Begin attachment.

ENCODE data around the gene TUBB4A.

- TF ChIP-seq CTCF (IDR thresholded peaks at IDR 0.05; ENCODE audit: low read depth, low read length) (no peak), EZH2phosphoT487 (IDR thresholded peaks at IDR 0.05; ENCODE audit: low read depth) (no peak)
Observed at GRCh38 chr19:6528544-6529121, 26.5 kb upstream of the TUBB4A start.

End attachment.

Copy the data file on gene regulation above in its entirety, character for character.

ENCODE data around the gene TUBB4A.

- TF ChIP-seq CTCF (IDR thresholded peaks at IDR 0.05; ENCODE audit: low read depth, low read length) (no peak), EZH2phosphoT487 (IDR thresholded peaks at IDR 0.05; ENCODE audit: low read depth) (no peak)
Observed at GRCh38 chr19:6528544-6529121, 26.5 kb upstream of the TUBB4A start.